Residential ministers relocate but maintain connection with students

September 23, 2020

Dahlgren Chapel of the Sacred Heart, Georgetown University Photo by Brooke Dudek

Residential ministers (RMs) moved out of their dormitories and into alternative housing last week at the request of Georgetown University residential staff. 

The residential staff decided to move RMs in light of the anticipated high utility costs to continue housing them in largely empty buildings, according to an email sent to RMs in early September. For the remainder of the fall semester, most dormitories will be vacated and shut down, preventing unnecessary expenditures for heating, cooling, plumbing, electricity, and other utilities. According to the email sent to the RMs, RMs for the Village A and Village B residential communities will continue serving the current residents of their communities. 

The updated housing for other RMs includes off-campus housing and relocation to the Jesuit residences for Jesuit RMs. Some RMs are also moving to lower floors in their initially assigned dormitories.

Despite the inconvenience of moving residences several weeks into the semester, many RMs were supportive of the decision and grateful for the resources provided by the university during the moving period. “There’s a little bit of a flurry of panic in the disruption… but everyone I’ve talked to so far has had a little bit of fun exploring their new space,” Abigail Dean, one of the RMs for Harbin Hall, said. 

According to relocated RMs, many were provided with additional space and amenities in their new housing, assuaging the annoyance of an early-semester relocation. “All of us were into the rhythm of the semester, so it certainly was a significant adjustment for us,” Rev. Matthew Carnes, S.J, a residential minister for Kennedy Hall, said. “But I think we’re also grateful to be able to work the way we do and do the things we can with students, and to know that other alternative housing was provided, so that made it, I think, a little bit easier on everyone.”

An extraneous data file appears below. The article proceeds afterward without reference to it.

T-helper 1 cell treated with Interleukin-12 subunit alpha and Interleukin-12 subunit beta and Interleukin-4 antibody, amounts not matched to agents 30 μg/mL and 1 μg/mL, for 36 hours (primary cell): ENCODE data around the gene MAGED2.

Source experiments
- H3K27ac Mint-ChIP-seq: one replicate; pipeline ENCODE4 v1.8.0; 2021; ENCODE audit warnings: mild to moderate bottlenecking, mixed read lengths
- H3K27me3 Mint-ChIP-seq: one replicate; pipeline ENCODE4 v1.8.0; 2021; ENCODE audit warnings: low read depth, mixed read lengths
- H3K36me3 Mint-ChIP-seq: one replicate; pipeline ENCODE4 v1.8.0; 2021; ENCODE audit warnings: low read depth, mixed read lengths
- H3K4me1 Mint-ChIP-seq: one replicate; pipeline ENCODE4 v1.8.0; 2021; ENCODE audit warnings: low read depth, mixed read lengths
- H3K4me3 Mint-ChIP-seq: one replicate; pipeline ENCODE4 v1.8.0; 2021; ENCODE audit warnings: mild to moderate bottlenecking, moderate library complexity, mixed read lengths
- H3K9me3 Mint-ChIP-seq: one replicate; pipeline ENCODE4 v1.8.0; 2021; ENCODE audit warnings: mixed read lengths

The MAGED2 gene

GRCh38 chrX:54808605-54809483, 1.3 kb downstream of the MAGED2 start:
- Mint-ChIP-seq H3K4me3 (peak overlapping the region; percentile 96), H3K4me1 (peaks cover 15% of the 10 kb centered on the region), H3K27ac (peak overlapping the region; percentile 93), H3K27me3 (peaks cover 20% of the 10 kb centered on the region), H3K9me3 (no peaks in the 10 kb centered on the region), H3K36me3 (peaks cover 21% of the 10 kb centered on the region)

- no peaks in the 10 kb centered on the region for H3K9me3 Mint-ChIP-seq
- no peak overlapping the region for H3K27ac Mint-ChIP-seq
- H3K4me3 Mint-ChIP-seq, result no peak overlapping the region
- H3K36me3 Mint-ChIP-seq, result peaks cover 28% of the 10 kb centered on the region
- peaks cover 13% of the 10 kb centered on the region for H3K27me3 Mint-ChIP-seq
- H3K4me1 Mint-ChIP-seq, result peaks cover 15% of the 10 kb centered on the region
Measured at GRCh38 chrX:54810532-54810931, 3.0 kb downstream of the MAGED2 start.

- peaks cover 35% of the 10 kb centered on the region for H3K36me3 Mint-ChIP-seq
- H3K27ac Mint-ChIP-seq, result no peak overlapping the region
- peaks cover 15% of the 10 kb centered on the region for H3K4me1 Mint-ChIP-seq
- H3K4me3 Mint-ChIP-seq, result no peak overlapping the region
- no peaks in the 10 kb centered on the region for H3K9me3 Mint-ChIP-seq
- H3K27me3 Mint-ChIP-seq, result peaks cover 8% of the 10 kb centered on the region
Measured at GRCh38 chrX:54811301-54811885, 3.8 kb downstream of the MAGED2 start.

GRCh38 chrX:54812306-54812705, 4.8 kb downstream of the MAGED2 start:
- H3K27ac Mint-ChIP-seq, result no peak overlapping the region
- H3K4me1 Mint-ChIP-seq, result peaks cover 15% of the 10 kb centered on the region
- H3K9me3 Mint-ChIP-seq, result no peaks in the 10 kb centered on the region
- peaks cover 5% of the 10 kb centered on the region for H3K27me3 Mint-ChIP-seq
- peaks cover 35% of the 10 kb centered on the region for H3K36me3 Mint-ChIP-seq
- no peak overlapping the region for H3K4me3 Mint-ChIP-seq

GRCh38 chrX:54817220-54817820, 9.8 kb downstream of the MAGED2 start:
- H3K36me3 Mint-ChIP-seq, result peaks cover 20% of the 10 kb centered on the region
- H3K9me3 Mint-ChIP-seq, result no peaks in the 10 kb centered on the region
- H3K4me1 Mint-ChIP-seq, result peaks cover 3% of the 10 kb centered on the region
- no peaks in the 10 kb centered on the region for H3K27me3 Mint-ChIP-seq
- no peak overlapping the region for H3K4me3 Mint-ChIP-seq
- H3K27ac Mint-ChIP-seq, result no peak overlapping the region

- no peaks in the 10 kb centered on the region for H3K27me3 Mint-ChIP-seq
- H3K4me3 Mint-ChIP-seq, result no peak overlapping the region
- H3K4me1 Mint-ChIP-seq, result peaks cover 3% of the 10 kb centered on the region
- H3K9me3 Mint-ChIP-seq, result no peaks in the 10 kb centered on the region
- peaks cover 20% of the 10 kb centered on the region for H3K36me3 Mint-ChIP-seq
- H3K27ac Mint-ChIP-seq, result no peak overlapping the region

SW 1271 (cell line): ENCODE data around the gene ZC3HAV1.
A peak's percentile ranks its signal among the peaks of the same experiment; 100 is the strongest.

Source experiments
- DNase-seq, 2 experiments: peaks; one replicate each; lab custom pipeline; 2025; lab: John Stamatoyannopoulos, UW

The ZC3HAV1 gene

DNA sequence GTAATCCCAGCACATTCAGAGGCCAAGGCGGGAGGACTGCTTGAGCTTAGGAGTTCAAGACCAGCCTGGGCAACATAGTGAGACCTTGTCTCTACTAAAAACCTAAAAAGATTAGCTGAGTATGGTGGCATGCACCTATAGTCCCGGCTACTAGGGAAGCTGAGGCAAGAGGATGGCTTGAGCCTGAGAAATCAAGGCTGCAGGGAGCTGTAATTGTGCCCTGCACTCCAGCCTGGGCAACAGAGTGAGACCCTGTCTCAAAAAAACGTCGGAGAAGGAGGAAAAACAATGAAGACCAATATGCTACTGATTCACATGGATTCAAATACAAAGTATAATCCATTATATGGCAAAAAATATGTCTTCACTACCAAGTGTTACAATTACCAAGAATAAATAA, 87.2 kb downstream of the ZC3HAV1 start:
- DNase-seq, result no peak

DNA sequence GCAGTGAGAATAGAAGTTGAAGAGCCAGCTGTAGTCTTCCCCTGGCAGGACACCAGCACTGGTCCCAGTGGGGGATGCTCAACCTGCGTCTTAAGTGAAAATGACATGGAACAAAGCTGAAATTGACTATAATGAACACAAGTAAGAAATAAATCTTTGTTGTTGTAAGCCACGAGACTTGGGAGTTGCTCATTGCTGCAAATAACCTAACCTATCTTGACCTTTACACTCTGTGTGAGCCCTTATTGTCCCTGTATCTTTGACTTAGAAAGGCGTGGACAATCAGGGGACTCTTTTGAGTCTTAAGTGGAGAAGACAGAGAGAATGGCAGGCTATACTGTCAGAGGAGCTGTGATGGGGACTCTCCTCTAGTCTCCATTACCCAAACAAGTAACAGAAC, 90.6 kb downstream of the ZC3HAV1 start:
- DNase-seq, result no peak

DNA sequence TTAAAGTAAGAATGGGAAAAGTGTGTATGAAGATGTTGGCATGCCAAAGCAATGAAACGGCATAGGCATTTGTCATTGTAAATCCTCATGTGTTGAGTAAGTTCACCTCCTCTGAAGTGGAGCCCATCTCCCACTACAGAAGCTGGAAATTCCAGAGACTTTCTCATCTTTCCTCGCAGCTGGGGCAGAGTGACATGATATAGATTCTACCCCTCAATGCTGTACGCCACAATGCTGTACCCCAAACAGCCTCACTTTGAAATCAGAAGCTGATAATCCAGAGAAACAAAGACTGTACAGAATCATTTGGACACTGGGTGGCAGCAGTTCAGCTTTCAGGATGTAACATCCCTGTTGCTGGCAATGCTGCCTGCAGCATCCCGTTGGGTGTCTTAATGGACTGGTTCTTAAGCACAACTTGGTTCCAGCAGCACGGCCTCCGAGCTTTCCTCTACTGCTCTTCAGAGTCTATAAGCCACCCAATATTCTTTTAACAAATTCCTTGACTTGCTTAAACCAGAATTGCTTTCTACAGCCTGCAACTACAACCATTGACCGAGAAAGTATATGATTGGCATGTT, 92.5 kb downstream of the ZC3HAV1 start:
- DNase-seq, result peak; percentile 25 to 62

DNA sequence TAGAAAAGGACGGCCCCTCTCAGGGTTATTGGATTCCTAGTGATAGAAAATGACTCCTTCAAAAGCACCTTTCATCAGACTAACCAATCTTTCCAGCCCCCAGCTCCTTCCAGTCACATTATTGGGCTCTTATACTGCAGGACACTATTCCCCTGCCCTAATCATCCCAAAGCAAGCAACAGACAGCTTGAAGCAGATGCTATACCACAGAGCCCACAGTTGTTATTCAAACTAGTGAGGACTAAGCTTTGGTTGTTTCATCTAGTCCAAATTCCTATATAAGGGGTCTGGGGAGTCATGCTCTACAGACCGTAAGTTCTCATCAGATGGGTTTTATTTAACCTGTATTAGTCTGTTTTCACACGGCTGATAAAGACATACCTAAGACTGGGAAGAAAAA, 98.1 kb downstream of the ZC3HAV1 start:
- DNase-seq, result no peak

Carnes relocated from Kennedy Hall to the Jesuit residences in Wolfington Hall, which he deemed “a very easy move.” For RMs who moved to the Georgetown neighborhood from on-campus dormitories, assistance was provided in the form of university-hired movers, according to Rev. David Pratt, a residential minister for Reynolds Hall. 

Many RMs have found silver linings in the relocation process. “I’m very aware of how displaced so many students have been, and so this has been a very slight way of sharing some of that displacement,” Carnes said. “It actually has given me an appreciation of what they’re going through and I think, actually, probably makes us even better ministers because we’re more attentive and can feel in our own hearts and our own bodies what that’s like to have to move.”

In reflecting on his own moving process, Pratt echoed the Jesuit sentiment of men and women for others. “Doing a small part to preserve jobs is what one expects from a Catholic and Jesuit institution,” he wrote in an email to the Voice. “The move makes us think of others!”

RMs are looking forward to continuing to connect with students from their new housing. Making spiritual and personal connections with students through a virtual medium is not an easy task, but RMs are ramping up their efforts to make an impact. While returning RMs are maintaining communication with the students who resided in their dorms last year, new RMs have been instructed to connect with first-year students who have never lived on campus. “We’re sending more emails than previously,” Dean explained. “Some of the RMs are also hosting prayer or Bible study sessions via Zoom, so there are definitely still ways to make that connection.”

Most of all, RMs are eagerly anticipating the return of students to campus in the near future so they can resume ministry in a personal, face-to-face setting. Still, they appreciate the relationships they’re maintaining with their students online. “The best part is getting to have these relationships and be with these people,” Dean said. “That’s not a burden, that’s a gift.”

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